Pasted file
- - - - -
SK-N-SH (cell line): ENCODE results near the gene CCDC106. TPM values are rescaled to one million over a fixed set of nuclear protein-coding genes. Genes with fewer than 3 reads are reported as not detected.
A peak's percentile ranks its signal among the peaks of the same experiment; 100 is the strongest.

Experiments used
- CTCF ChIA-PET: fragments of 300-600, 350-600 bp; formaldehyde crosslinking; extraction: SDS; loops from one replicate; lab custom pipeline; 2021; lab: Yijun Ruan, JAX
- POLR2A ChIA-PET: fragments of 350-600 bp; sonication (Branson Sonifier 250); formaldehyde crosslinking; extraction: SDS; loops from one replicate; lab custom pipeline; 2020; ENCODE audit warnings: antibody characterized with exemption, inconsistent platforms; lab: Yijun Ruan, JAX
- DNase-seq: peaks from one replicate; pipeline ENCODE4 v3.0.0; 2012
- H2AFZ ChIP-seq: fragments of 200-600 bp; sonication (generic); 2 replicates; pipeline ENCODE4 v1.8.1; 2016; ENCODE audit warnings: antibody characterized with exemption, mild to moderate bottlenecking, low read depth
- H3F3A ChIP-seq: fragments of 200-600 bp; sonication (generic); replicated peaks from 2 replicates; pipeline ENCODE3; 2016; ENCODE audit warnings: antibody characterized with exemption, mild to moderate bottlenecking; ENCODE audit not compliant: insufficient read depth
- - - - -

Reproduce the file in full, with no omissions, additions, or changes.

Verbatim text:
SK-N-SH (cell line): ENCODE results near the gene CCDC106. TPM values are rescaled to one million over a fixed set of nuclear protein-coding genes. Genes with fewer than 3 reads are reported as not detected.
A peak's percentile ranks its signal among the peaks of the same experiment; 100 is the strongest.

Experiments used
- CTCF ChIA-PET: fragments of 300-600, 350-600 bp; formaldehyde crosslinking; extraction: SDS; loops from one replicate; lab custom pipeline; 2021; lab: Yijun Ruan, JAX
- POLR2A ChIA-PET: fragments of 350-600 bp; sonication (Branson Sonifier 250); formaldehyde crosslinking; extraction: SDS; loops from one replicate; lab custom pipeline; 2020; ENCODE audit warnings: antibody characterized with exemption, inconsistent platforms; lab: Yijun Ruan, JAX
- DNase-seq: peaks from one replicate; pipeline ENCODE4 v3.0.0; 2012
- H2AFZ ChIP-seq: fragments of 200-600 bp; sonication (generic); 2 replicates; pipeline ENCODE4 v1.8.1; 2016; ENCODE audit warnings: antibody characterized with exemption, mild to moderate bottlenecking, low read depth
- H3F3A ChIP-seq: fragments of 200-600 bp; sonication (generic); replicated peaks from 2 replicates; pipeline ENCODE3; 2016; ENCODE audit warnings: antibody characterized with exemption, mild to moderate bottlenecking; ENCODE audit not compliant: insufficient read depth